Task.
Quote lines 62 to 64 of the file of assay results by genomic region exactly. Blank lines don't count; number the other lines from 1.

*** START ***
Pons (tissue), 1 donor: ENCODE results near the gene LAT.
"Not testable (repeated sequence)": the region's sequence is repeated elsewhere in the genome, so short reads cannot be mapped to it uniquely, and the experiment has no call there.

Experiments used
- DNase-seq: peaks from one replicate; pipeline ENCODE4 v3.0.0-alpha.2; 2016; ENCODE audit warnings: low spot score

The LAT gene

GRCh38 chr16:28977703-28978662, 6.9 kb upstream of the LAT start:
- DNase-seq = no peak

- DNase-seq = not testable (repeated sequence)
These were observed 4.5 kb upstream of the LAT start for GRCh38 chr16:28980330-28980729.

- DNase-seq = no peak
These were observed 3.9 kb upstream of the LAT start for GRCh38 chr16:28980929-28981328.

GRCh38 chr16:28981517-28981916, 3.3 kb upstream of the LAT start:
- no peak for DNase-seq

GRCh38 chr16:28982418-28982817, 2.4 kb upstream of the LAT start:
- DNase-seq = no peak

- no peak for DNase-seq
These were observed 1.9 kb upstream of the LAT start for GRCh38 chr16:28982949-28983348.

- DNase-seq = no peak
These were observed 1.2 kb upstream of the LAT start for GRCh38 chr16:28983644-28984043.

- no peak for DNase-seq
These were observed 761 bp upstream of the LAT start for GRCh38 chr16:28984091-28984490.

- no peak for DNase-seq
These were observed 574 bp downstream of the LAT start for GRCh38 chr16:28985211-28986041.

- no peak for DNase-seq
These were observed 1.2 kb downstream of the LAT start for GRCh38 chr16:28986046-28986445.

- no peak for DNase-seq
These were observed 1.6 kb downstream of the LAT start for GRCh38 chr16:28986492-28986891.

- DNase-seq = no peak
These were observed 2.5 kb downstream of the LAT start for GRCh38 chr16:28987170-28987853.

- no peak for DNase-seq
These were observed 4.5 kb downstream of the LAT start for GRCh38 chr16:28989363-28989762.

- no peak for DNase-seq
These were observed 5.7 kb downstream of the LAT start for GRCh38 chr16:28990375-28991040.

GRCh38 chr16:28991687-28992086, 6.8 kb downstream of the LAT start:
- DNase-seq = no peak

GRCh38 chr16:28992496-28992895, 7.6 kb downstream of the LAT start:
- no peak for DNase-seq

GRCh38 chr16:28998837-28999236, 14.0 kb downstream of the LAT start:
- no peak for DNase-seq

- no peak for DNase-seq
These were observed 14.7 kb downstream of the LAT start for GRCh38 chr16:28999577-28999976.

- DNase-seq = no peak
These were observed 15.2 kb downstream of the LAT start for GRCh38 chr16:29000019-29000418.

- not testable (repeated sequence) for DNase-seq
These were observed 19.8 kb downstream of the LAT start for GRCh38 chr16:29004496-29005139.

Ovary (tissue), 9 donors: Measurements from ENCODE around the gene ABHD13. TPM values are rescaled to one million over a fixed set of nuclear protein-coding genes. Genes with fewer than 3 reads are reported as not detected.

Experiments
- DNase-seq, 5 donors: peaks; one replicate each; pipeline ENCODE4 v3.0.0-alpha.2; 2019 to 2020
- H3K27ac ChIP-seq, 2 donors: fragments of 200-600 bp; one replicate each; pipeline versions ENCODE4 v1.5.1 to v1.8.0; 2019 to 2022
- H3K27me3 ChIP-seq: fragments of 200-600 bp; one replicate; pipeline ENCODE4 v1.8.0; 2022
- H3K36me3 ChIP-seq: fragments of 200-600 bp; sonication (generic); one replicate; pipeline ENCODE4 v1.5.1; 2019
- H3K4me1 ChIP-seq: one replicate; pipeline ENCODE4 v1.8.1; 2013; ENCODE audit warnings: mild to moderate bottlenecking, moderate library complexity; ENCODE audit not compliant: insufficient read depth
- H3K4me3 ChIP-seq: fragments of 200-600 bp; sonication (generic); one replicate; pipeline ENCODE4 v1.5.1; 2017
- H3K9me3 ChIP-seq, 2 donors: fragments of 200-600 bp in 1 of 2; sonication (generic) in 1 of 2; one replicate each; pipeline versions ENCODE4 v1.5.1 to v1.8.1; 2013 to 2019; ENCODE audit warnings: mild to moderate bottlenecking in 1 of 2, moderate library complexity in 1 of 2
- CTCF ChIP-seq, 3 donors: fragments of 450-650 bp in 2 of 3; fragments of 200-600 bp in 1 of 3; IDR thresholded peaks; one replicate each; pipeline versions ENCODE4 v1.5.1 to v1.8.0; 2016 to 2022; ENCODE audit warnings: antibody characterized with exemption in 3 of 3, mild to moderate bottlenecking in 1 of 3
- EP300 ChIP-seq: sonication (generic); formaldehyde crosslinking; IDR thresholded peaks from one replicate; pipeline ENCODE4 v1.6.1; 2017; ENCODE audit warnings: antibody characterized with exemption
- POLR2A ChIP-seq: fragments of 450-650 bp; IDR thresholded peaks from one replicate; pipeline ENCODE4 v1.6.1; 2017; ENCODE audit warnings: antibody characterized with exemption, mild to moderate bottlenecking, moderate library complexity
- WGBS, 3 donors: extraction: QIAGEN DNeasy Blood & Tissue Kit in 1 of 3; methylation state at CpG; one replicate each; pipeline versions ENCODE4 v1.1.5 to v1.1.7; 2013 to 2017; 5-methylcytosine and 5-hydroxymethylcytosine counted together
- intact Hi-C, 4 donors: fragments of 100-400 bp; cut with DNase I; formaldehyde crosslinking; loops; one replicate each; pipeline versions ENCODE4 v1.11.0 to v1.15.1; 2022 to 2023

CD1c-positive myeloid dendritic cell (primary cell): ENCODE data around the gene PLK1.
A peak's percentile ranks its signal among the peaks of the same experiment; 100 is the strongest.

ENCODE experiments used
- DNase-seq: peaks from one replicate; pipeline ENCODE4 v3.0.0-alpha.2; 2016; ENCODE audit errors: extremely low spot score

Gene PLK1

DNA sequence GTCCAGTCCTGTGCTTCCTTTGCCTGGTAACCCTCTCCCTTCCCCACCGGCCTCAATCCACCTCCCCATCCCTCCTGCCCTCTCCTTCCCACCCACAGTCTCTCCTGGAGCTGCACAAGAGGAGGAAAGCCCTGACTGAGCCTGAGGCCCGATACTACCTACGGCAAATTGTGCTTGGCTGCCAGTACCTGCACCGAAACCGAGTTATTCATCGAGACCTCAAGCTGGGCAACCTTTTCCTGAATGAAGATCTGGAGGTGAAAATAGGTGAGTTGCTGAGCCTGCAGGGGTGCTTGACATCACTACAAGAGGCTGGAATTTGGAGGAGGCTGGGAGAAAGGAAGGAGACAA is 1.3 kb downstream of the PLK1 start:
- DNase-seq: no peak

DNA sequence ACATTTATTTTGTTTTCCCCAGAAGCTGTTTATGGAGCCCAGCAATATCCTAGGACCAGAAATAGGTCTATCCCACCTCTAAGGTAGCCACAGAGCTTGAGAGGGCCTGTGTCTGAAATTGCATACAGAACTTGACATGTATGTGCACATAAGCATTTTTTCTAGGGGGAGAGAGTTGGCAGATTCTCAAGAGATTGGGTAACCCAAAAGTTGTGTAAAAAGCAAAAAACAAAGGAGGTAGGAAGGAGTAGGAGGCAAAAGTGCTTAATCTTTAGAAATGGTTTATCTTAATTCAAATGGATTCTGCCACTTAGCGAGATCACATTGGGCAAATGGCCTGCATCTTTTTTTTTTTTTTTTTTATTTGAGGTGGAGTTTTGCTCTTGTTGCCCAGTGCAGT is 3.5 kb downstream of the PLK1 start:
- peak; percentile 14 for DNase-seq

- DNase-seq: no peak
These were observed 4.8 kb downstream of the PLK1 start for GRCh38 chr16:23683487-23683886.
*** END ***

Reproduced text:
ENCODE experiments used
- DNase-seq: peaks from one replicate; pipeline ENCODE4 v3.0.0-alpha.2; 2016; ENCODE audit errors: extremely low spot score

Gene PLK1